The alien itself is a disappointment, as the filmmakers’ intriguing idea of having a xenomorph infect and thus absorb the DNA of a quadrupedal animal is squandered on a garish puppet creation that moves in jerky, dissonant steps that completely divorce the creature from the environment. This robs the alien of even a hint of menace, barring a few close-ups that keep the image limited to the xenomorph’s face and teeth. Prefiguring an issue that’s plagued all future Alien movies in the CGI era, the depiction of the xenomorph so casually in full view saps much of the suspense that the first two films wrung out of keeping the monsters hidden or partially glimpsed. Once its definitions are set, the creature loses its amorphous, undefinable shape and size, limiting it to something comprehensible.

The lackluster alien undeniably drags down the proceedings, but the film maintains a consistently bleak atmosphere that elevates it above its sloppy sequel and the more self-conscious philosophy of recent prequels by staying truest to the simple hopelessness of the original film. Even within arguably the most nihilistic franchise in cinematic history, Alien³ stands out for its consistent tone of despair. It presents a reality where even machines feel fear and agony, as when Ripley reactivates the heavily damaged Bishop droid (Lance Henriksen), its tattered face struggling to focus a sagging, milky eye as it relays Weyland-Yutani’s continued, destructive interest in capturing and weaponizing the xenomorph. Having warned Ripley, he then asks her to be shut off, saying he feels pain in his current form and fears being rebuilt into something less special and perfect than what he was.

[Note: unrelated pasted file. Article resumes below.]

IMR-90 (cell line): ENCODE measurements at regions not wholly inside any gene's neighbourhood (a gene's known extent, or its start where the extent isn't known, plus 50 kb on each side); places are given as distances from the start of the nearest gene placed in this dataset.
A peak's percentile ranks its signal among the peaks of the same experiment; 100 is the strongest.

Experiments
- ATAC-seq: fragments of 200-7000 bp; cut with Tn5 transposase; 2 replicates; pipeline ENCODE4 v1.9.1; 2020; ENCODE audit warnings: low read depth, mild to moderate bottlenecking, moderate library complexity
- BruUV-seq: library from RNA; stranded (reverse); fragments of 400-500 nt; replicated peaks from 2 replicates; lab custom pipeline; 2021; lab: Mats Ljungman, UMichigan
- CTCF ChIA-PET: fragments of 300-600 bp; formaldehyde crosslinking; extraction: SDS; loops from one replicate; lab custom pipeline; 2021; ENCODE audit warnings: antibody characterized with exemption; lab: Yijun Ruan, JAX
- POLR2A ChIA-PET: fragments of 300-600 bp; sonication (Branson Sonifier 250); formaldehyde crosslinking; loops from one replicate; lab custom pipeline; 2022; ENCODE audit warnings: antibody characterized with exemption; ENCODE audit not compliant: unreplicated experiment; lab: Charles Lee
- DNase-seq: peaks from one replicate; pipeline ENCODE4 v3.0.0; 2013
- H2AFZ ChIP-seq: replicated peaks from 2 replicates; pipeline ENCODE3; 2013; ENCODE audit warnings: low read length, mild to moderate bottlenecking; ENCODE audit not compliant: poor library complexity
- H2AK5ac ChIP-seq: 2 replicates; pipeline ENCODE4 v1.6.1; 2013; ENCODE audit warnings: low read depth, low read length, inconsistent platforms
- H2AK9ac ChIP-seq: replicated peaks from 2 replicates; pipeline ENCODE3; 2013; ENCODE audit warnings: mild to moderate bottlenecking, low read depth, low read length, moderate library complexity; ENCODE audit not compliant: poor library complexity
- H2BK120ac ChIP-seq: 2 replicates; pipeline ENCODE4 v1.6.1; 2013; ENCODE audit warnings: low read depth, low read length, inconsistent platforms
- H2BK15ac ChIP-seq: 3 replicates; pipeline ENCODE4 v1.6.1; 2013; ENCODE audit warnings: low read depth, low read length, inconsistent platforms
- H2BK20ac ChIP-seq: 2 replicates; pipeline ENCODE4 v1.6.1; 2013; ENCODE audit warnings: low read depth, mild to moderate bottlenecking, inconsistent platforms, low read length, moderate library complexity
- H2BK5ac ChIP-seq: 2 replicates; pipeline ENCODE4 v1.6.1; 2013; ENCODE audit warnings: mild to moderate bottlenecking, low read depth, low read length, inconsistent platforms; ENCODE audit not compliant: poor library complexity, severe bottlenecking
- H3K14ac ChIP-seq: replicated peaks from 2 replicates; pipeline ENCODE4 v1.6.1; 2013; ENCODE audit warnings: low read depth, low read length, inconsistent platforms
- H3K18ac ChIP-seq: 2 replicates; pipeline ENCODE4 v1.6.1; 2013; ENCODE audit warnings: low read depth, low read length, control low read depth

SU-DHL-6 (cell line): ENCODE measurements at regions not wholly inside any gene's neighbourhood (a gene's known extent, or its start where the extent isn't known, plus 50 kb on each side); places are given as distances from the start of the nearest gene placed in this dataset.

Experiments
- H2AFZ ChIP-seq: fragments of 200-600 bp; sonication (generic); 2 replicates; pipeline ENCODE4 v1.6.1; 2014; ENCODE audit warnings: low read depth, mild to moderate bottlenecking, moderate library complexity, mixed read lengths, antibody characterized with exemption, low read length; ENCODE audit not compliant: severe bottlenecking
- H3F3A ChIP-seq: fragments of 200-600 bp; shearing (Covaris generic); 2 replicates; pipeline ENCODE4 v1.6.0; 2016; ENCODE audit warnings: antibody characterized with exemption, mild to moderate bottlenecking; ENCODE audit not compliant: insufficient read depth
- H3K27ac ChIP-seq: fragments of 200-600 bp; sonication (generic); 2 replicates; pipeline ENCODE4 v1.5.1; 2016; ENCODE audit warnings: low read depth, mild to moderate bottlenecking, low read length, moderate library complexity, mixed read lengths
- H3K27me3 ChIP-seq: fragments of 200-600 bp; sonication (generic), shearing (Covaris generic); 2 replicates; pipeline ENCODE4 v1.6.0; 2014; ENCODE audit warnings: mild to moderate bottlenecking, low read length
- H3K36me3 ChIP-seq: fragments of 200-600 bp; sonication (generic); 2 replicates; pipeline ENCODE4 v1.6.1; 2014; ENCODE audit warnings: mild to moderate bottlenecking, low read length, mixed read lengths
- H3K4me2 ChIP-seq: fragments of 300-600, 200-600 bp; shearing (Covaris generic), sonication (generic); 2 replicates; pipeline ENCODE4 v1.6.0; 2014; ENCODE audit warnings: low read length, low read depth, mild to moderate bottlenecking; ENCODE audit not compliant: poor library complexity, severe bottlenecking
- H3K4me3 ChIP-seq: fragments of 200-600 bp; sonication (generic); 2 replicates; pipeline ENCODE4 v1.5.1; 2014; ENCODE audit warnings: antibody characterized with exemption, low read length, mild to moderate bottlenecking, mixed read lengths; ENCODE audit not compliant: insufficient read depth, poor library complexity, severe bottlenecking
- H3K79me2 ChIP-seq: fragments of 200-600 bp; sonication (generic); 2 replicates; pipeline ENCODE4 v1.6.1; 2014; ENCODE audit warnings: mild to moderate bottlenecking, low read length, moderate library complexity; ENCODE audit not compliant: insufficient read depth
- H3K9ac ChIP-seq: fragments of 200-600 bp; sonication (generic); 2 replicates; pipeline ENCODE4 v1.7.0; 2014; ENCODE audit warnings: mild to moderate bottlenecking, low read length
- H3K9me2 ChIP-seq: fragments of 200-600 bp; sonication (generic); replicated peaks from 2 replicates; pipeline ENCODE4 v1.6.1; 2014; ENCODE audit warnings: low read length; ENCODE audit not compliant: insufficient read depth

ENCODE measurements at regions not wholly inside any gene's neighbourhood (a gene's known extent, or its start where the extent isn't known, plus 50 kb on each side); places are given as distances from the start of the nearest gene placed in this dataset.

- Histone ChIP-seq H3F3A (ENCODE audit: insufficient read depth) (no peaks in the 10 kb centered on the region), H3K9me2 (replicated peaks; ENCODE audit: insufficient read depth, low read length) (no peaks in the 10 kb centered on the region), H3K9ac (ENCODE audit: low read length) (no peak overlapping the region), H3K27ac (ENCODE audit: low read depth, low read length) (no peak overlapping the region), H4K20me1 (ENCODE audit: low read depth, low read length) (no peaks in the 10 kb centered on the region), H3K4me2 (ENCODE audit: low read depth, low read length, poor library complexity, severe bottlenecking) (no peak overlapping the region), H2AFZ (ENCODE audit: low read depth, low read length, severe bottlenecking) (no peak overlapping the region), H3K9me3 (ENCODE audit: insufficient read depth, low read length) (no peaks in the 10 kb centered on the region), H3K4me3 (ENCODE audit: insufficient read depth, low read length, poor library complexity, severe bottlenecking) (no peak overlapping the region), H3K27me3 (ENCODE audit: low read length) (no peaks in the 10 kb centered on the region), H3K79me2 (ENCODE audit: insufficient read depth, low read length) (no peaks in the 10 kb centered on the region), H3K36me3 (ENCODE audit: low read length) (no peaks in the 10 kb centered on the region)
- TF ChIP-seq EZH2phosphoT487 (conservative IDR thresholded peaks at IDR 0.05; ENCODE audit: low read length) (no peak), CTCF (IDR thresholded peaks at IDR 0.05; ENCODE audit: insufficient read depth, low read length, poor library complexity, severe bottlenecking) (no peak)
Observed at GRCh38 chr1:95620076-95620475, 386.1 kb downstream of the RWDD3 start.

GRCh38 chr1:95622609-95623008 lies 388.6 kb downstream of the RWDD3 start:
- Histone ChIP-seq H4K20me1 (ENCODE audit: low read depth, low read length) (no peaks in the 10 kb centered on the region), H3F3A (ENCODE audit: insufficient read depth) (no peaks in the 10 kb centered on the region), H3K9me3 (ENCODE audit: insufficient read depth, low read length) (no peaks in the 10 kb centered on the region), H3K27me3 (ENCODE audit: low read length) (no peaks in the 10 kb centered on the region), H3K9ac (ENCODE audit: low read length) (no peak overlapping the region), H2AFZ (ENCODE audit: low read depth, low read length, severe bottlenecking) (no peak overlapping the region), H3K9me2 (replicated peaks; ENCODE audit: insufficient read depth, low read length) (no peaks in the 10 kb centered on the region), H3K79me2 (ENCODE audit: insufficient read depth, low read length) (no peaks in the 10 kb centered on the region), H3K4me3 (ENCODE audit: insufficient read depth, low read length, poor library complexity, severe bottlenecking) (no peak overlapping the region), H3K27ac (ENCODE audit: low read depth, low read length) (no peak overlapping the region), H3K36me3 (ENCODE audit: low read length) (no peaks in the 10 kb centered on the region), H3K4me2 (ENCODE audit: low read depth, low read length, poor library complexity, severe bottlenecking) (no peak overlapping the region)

Ripley’s death drive, always present but overwhelmed when she discovers an alien embryo inside of her, is so intense that it blunts the confrontational behavior of the men around her, even Dillon (Charles S. Dutton), the prison’s religious leader whose initial hostility toward Ripley fades when he recognizes the purity of her martyrdom. The deflating alien antics of the film’s back half sap some of the power from Ripley’s ultimate sacrifice, but her final act, taking pro-choice symbolism to self-immolating extremes, is one of the most powerful images in the entire Alien franchise.

For all its inherent structural problems, Alien³ remains a worthy intended conclusion to the series, finding its true resolution in Ripley’s resolve to break the endless cycle of her torment. Initially panned upon release, Fincher’s film now has its supporters thanks in part to a 2003 recut that restored footage that’s even more evocative of the filmmaker’s overriding sense of dejected gloom. Yet its most lasting impact may be what it said about the direction that blockbusters would go, perpetuating the franchise’s close bonds to the state of tent-pole releases to their respective eras.

Alien enjoyed New Hollywood freedoms in its use of avant-garde production design and its deliberate, character-driven storytelling while its first sequel operated along the faster, more upbeat and cathartic tone of the mid-1980s. This film, the product of a hastily reconciliation of incomplete ideas, points to a future in which blockbusters would be crafted as if on an assembly line, no longer the product of one vision or even that of a group but of a conglomeration running on autopilot. As producer Jon Landau later said of the film, “We set out to make a release date, not a movie.” It’s hard to read that statement and not think of Disney and Marvel and announcing its theatrical lineups nearly a decade in advance.